Alien movies worry me. Not in the traditional sense -- I don't worry about interplanetary travelers exploding out of my chest cavity or hovering over the White House in their gigantic craft. No, what worries me is the kind of alien movie that whispers "heartwarming, hearttttwaaaarrrmmming," like warm syrup in your ear. And the trailers for K-PAX indicated that this movie might be just that. Kevin Spacey's mugging and Jeff Bridges' playing the quizzical straight man should have warned me, but being a big fan of Spacey's, I had to go.
I admit, I had fun, but in a critical sense I was also irritated by how this movie shamelessly ripped off so many other films. Starman, which starred Jeff Bridges as a gentle alien 15 years ago, is the most obvious one, but there are also parallels to E.T., Awakenings and even One Flew Over the Cuckoo's Nest in the representation of the psychiatric profession practiced by Bridges and the mental hospital where he works. The normally excellent Alfre Woodward is wasted as the hospital's head honcho, and Spacey veers dangerously close to Robin Williams' territory at times. Most irksome of all is the film's trite message -- "sometimes it takes a cuddly, funny alien to show us how to be truly human" -- which is something we've all seen dozens of times before.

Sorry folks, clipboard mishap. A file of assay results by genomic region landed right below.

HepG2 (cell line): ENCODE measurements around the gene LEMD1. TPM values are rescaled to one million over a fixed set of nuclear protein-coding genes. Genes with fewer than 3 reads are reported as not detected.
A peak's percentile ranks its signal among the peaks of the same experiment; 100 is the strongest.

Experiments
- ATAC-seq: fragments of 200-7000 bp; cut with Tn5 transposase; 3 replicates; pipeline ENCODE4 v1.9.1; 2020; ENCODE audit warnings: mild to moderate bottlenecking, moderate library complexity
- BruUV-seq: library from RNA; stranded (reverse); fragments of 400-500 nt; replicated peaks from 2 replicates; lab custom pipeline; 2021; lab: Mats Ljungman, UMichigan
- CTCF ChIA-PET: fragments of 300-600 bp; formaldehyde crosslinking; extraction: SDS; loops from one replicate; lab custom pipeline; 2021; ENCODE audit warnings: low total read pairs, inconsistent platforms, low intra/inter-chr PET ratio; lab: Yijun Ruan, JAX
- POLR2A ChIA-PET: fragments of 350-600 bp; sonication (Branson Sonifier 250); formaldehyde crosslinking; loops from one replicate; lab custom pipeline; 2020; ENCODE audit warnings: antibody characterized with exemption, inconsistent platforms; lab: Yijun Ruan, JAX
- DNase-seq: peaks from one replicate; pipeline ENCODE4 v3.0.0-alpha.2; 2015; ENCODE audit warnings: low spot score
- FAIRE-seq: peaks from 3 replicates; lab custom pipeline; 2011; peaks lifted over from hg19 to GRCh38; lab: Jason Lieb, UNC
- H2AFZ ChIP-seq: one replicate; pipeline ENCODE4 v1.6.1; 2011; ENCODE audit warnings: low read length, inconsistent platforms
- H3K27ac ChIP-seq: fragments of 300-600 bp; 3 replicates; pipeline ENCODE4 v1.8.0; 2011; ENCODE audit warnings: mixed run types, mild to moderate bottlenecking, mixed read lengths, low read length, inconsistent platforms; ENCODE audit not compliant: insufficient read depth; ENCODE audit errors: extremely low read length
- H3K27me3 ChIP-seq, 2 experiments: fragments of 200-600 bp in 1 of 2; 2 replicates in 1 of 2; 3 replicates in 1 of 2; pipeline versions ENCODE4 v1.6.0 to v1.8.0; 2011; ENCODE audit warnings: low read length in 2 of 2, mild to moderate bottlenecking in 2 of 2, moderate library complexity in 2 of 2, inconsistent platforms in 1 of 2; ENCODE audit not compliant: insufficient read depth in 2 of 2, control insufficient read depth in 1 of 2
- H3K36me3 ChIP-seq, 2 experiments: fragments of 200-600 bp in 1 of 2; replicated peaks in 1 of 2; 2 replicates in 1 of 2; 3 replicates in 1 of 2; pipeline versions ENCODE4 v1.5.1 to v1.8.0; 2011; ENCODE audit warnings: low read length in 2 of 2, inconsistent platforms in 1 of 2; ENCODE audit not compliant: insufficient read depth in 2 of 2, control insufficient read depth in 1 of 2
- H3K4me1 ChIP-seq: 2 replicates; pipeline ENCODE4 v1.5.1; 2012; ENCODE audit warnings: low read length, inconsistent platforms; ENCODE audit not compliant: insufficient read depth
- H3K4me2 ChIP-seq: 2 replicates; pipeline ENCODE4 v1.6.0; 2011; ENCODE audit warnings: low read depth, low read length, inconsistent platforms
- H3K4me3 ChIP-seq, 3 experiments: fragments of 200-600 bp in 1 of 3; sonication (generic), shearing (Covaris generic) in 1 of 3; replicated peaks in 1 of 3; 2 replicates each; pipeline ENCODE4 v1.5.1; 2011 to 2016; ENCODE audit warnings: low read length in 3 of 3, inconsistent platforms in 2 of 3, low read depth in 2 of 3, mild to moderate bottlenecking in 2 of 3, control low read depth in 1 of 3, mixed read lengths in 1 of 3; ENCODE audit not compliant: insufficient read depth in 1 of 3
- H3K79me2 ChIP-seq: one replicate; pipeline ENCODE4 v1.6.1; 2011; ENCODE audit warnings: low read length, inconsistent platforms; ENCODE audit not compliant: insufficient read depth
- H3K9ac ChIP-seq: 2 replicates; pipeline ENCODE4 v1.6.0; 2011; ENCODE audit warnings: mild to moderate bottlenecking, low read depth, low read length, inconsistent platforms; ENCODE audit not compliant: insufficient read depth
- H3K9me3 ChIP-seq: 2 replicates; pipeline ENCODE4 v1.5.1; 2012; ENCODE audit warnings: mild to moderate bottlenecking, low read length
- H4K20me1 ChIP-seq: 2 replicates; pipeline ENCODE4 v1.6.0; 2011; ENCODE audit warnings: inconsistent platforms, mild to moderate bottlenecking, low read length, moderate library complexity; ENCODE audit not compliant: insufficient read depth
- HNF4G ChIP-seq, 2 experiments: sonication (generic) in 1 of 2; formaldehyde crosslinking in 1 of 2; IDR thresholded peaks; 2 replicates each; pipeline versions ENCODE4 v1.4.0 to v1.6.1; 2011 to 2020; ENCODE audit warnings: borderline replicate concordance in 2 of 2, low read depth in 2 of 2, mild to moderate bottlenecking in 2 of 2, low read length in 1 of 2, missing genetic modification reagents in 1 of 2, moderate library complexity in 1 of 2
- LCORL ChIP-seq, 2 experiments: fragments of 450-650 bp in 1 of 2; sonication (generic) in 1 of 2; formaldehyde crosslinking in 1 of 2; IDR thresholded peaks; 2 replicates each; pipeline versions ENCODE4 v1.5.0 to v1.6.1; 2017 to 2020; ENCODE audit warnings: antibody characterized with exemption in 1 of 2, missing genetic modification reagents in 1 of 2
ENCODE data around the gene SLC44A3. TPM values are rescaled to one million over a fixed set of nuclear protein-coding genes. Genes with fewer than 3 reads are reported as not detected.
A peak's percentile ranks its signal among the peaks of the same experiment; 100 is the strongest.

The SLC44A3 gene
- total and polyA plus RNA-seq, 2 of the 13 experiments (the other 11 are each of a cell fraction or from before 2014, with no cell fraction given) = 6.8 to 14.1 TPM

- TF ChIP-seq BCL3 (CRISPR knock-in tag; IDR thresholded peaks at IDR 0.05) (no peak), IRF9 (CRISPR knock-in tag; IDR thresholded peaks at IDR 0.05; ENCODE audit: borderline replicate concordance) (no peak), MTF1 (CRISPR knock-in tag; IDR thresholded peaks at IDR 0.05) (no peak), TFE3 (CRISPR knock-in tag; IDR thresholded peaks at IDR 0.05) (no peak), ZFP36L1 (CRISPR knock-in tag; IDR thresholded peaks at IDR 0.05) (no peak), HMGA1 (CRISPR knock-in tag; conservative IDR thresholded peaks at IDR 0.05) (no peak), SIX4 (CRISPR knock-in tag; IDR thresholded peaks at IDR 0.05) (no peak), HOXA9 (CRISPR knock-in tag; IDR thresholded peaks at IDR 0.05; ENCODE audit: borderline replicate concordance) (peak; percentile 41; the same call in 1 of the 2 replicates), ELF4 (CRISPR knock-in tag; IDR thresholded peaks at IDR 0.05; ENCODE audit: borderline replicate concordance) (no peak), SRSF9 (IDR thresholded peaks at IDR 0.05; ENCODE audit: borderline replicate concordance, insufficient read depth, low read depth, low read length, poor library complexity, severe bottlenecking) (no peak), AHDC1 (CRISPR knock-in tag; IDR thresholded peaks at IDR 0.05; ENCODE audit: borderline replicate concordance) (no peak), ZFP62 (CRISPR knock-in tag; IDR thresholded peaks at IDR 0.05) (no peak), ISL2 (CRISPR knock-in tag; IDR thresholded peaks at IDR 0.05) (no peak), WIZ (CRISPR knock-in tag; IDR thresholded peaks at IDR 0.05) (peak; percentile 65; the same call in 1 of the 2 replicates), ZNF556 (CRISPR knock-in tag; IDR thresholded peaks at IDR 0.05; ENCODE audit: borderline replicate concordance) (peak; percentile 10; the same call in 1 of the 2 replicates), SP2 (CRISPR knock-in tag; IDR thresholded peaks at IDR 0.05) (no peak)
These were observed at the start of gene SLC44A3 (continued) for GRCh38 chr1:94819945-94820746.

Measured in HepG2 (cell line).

Michael Douglas portrays his usual clench-jawed, much-put-upon Middle-Aged Guy in this would-be thriller. He plays noted adolescent psychiatrist Dr. Nathan Conrad, on his way home for Thanksgiving weekend when he's summoned by a colleague
The first thing I thought of when I saw the trailer for Driven a few months ago was, "Please tell me they're not trying to ride the wave of post Dale Earnhardt grief with this overblown pro race car driver drama." And really, there's no w